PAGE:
On the economy: “Look, I built the greatest economy in the history of the world,” we are reminded,  and “One day, because of something that should never have been allowed to happen, we had to close our economy. I built it. we had the best stock market numbers, the best employment numbers, the best unemployment numbers. I think it will be a tremendous comeback. We’re going to do it again and it’s not going to be that long.”

On the dead:  “We’ll never forget these great people and their sacrifice.”

On travel restrictions: “It depends on how long it takes to heal.”

On ventilators: “The press doesn’t want to talk about ventilators anymore. That’s ok. We’re in the same position on testing. I think we’ve done a great job. One person is too many.”

 On Flynn being rehired: “He is a wonderful man and had a wonderful career and what happened to General Flynn should never happen again in our country, what happened to your President of the United States should never again be allowed to happen. We’ll see what happens.”

Florida Governor DeSantis appeared in a presser with the president, alternately praising hm and outlining the plan to re-opening Florida, and I for one appreciated this chance to hear what the plans are for a state so full of old people, including my mother-in-law and father-in-law.  The governor has assembled 50 mobile strike teams to fan out and test a sample or all residents of nursing homes, part of the sentinel testing strategy put forth by Dr. Birx.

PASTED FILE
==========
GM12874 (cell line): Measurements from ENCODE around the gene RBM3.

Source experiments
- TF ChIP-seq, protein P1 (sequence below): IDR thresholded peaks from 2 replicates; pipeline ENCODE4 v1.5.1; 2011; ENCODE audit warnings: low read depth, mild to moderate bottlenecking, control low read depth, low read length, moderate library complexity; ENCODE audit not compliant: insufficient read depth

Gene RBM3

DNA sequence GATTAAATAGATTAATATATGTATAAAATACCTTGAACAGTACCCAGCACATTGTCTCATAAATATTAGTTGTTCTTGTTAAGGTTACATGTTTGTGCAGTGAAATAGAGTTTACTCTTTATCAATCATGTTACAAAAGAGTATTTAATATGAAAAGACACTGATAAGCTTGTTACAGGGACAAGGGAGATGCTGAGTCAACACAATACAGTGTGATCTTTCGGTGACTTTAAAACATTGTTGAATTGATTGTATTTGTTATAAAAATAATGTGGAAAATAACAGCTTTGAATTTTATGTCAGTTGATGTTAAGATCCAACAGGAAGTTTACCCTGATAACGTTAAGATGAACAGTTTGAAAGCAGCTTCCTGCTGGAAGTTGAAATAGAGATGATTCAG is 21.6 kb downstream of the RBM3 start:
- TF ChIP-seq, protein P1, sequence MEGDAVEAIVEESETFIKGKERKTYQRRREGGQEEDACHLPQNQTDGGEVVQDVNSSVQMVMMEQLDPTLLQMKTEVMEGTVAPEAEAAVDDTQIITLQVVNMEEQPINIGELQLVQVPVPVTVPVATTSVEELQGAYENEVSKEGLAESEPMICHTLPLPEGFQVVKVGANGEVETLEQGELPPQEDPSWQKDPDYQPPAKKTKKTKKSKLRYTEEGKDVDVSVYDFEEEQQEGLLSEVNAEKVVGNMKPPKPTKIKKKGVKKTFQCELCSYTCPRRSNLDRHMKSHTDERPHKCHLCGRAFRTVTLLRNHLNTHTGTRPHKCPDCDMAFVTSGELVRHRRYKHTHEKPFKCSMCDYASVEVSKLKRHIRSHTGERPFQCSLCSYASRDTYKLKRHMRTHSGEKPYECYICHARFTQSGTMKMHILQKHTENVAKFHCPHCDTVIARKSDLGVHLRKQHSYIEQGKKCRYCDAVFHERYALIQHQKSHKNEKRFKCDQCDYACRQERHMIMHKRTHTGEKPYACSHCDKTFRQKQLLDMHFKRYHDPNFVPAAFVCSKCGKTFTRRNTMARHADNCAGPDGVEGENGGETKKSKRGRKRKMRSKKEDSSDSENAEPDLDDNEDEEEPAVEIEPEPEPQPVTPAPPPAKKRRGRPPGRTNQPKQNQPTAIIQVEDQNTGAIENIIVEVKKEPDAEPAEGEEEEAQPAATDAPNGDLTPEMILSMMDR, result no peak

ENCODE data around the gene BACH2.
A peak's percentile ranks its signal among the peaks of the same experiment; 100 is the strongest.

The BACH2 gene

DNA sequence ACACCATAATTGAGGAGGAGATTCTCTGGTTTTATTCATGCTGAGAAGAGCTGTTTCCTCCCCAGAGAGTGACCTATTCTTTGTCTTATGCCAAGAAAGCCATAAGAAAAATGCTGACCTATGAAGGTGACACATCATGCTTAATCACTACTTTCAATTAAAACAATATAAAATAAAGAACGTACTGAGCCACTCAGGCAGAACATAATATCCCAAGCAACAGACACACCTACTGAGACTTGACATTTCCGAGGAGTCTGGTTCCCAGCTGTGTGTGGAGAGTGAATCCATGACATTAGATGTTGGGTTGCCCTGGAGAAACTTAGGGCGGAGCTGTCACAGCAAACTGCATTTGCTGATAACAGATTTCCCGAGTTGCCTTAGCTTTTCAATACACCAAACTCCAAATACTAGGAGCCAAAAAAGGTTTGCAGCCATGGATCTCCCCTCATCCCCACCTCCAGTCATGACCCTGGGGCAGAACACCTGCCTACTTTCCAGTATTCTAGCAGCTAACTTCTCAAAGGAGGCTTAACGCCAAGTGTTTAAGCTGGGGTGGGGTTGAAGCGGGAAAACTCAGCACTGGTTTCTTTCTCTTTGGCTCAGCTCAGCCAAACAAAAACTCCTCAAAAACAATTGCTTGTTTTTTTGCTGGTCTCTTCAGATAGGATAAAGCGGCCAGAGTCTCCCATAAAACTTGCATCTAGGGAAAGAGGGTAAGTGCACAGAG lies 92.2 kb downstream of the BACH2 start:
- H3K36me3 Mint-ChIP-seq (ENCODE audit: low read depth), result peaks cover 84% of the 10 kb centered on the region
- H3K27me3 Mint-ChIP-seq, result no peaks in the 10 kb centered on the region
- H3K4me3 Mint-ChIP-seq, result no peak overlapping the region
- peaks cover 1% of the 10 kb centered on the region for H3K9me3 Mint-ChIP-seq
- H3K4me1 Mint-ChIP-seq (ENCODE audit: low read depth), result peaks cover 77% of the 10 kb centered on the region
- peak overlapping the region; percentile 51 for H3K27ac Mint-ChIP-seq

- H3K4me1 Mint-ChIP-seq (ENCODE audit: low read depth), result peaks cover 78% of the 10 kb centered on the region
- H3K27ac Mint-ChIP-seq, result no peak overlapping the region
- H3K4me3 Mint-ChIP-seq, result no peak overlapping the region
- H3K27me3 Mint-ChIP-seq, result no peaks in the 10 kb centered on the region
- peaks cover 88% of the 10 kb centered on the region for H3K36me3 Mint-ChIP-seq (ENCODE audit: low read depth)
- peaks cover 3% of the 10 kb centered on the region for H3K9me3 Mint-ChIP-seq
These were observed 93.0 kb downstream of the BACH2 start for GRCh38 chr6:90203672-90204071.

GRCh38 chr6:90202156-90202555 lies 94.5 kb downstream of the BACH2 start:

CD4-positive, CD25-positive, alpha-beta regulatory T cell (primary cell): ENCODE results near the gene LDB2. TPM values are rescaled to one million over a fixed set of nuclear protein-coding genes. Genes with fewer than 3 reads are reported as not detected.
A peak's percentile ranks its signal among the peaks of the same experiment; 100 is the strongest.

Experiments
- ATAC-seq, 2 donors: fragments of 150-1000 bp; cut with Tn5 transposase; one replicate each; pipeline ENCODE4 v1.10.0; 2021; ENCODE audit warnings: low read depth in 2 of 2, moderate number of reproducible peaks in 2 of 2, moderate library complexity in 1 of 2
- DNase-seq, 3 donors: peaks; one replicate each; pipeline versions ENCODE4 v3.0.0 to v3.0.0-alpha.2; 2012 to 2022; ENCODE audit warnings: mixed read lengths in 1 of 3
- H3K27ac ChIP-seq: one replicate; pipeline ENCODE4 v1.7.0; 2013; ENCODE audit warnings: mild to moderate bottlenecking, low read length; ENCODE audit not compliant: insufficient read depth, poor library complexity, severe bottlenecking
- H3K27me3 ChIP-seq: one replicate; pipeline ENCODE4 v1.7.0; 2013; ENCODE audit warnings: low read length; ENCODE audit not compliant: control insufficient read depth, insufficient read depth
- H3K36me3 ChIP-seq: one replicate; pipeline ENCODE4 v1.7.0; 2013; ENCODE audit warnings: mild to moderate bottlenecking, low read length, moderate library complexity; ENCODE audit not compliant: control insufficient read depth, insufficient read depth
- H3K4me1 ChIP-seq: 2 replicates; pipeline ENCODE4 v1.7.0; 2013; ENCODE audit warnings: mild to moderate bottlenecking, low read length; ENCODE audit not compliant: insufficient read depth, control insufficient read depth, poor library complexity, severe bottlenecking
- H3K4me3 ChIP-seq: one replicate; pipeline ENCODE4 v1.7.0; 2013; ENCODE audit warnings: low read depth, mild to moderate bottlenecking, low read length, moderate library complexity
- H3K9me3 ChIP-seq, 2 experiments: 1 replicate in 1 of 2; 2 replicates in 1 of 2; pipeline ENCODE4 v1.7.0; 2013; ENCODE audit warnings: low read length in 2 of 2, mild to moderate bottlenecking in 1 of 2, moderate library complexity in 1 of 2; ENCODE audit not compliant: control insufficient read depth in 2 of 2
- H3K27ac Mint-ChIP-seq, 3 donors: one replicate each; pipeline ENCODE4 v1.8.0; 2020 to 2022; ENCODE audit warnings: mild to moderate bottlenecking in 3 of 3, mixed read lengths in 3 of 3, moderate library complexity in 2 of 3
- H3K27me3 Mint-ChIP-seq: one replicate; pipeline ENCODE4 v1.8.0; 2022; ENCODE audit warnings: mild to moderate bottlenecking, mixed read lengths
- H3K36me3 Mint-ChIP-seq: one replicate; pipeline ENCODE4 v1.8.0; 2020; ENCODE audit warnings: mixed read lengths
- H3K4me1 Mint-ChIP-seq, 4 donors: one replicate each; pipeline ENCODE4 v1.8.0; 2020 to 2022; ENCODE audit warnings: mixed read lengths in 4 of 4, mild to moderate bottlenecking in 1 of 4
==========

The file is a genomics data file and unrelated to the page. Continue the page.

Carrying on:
The state of Florida has seven drive thru testing sites and are working on walk-up testing. “Our ability to test exceeds the demand,” says the governor. A reporter clarifies and the governor repeats himself  “Yes, anyone can get a test but no one seems to be asking.  We have more testing than we have demand.” I wish a reporter would ask how people are informed they can get a test, or when all people over 70 can be prioritized for testing, but no one does. If you’re reading this and you’re from Florida, go get a test, they’re waiting for you.

The governor throws out some stats – they’ve completed six thousand tests, doled out 7 million masks, 1 million gloves and half a million face shields, but doesn’t say what percent of healthchare workers needs are covered. Not knowing what the needs are, it’s hard to know what to make of these big-sounding numbers.  Meanwhile not all industries are suffering. By not closing the state and continuing roadworks projects, the state of Florida has been able to accelerate construction projects by two months “which will reduce congestion”, the governor says. I wonder how long it will be before we have traffic congestion again, when so many of the things driving congestion – sports, concerts, shopping, eating at restaurants – is likely to be vastly reduced for some time.

The election
This is a presidential election this year, a fact I keep stumbling over like a pair of socks on the floor – oh, there you are! It looks like Joe Biden is going to be the Democratic nominee. What will become of the conventions, no one knows. The Democrats have planned to go virtual and the Republicans have planned to go full steam ahead but the situation, as they say, is volatile. It’s hard to know where we’ll be, come July and August – slowly continuing the re-open, or battening down against a second outbreak? Likely some of both.